To a pessimist, though, the problems go deeper. They relate to Germany's persistent welfare state, its coddled workers, maybe even its risk-averse culture. A year ago, German businesspeople were applauding Chancellor Gerhard Schröder for cutting taxes and trimming the budget deficit. Now, they're angry at concessions Social Democrat Schröder has made to organized labor, such as a law passed this year that expands worker power to influence corporate policy. Yet the workforce needs to be more flexible, not less. Thousands of workers lack skills needed in a modern economy. German companies must import information-technology specialists from India and Bulgaria. There aren't enough retraining programs for older people--and not enough incentives for people to change.

CEOs fear business-friendly reform has come to a standstill as politicians gear up for national elections next year. "Despite all the reforms, tax and social-security laws are too complicated, and the burden is too high," complains Martin Ebeling, a member of the board of management of Graphit Krophmuhl, a maker of specialty graphite and silicon for products such as auto brakes.

There's even fear that, deep in their hearts, the majority of Germans don't really want U.S.-style fast growth. They prefer stability to booms punctuated by scary downturns. So far, economic reform has fallen flat as an election theme. For example, the business-friendly Free Democratic Party tried to win votes in Frankfurt municipal elections by calling for longer shopping hours--good for consumers, but hard on workers and small shopkeepers. The Free Democrats managed only 4.5% of the vote. "We can be happy with growth of 2.5% or 3%," says Werner Schulz, a member of parliament who speaks for the Green Party on economic issues. "A hire-and-fire system would create social strife here." That kind of attitude helps explain why Schröder isn't pushing further change.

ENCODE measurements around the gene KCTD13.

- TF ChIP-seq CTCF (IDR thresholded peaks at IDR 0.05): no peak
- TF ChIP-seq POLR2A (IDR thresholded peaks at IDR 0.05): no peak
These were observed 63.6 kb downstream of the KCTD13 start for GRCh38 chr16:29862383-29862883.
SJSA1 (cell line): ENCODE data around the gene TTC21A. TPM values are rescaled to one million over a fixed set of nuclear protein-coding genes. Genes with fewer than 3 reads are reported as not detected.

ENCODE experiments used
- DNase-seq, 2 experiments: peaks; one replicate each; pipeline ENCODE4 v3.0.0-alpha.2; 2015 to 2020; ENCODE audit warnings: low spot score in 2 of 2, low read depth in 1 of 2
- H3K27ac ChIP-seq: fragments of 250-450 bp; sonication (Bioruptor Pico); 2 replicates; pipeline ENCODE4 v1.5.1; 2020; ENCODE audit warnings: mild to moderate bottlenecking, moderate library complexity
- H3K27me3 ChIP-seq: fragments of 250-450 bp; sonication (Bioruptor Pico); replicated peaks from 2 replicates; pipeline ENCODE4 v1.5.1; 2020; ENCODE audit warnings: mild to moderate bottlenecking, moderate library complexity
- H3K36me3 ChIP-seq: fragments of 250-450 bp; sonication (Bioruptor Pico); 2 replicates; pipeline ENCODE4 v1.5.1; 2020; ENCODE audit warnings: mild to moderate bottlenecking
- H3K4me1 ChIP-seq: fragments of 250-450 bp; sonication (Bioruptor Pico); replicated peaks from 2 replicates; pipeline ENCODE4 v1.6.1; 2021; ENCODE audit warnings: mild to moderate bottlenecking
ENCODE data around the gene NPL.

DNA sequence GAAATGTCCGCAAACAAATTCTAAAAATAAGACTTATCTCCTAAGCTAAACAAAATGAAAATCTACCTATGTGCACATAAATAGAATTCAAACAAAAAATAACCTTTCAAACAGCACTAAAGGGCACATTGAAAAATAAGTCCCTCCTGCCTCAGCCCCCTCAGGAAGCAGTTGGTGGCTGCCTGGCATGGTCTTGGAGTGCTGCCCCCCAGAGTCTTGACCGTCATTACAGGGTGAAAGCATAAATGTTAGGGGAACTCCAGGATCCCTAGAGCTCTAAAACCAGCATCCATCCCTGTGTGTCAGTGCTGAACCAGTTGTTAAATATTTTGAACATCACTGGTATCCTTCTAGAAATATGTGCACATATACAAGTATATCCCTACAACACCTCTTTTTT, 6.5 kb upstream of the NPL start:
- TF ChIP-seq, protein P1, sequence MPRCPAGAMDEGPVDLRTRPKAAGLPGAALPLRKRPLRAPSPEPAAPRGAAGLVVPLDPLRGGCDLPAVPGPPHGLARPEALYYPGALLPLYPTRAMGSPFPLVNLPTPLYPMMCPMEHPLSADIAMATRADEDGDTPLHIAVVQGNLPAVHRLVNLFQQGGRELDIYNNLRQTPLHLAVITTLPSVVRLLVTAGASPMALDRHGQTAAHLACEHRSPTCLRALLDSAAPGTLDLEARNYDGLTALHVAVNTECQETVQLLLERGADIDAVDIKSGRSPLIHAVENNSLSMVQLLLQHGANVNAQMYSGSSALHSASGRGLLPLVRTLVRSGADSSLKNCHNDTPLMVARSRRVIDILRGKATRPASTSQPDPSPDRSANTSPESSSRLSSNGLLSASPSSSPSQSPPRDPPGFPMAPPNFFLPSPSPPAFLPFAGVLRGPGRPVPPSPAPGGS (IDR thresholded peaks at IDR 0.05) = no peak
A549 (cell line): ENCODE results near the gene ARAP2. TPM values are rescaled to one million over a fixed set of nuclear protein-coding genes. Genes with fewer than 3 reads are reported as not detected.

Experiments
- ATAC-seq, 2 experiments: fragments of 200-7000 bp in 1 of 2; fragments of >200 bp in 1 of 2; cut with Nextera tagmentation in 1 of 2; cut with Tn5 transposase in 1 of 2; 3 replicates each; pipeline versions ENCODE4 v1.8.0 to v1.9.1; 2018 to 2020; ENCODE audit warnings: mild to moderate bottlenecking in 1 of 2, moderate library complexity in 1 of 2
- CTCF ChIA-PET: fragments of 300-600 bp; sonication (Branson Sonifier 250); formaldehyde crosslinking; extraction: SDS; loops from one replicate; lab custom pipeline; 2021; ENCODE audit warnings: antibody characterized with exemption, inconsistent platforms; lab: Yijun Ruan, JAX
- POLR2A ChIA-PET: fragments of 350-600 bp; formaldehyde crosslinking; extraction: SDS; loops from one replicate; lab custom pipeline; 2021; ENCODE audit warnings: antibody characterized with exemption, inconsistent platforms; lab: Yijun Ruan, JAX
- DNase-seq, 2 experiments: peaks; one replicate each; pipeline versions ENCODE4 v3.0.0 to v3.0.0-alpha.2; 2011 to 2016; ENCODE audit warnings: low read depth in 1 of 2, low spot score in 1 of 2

The problem is that only sustained growth of at least 3% can continue to cut unemployment, economists say. Last year, Germany created 550,000 jobs and pushed the unemployment rate down to 9.3%. That compared with 12.6% in 1998. The gain was impressive, but more is needed to get the hard-core unemployed into the workforce. One worrying sign: Unemployment rose in January as the construction industry laid off more workers, especially in the East. Sages at the German Bundesbank dismissed the uptick as a one-off seasonal effect. But it was hardly a sign of a roaring job machine.

TECH TAKEOFF? This situation may not be as bad as it seems. Income-tax cuts will put an extra $14 billion in consumers' wallets this year. And Chancellor Schröder may push forward with more pro-business reforms once his re-election seems assured. Meanwhile, the next phase of the technological revolution could favor Europe. "Companies are spending money on making their processes more efficient," says Geoff Unwin, CEO of Cap Gemini Ernst & Young in Paris, Europe's biggest information-technology-services company.

That's the positive view. But there are land mines ahead. Resurgent labor unions are looking for payback after keeping wage hikes in bounds for several years. "This is the major danger," says Munich-based management consultant Roland Berger. He and others worry that the European Central Bank, anxious to establish its inflation-fighting credentials, will cut interest rates too slowly. Consumer confidence, solid so far, could wobble if the U.S. economy gets worse. Some tough months lie ahead--for Germany, and for the entire Continent.

By Jack Ewing in Frankfurt, with Christine Tierney in Frankfurt, and Carol Matlack in Paris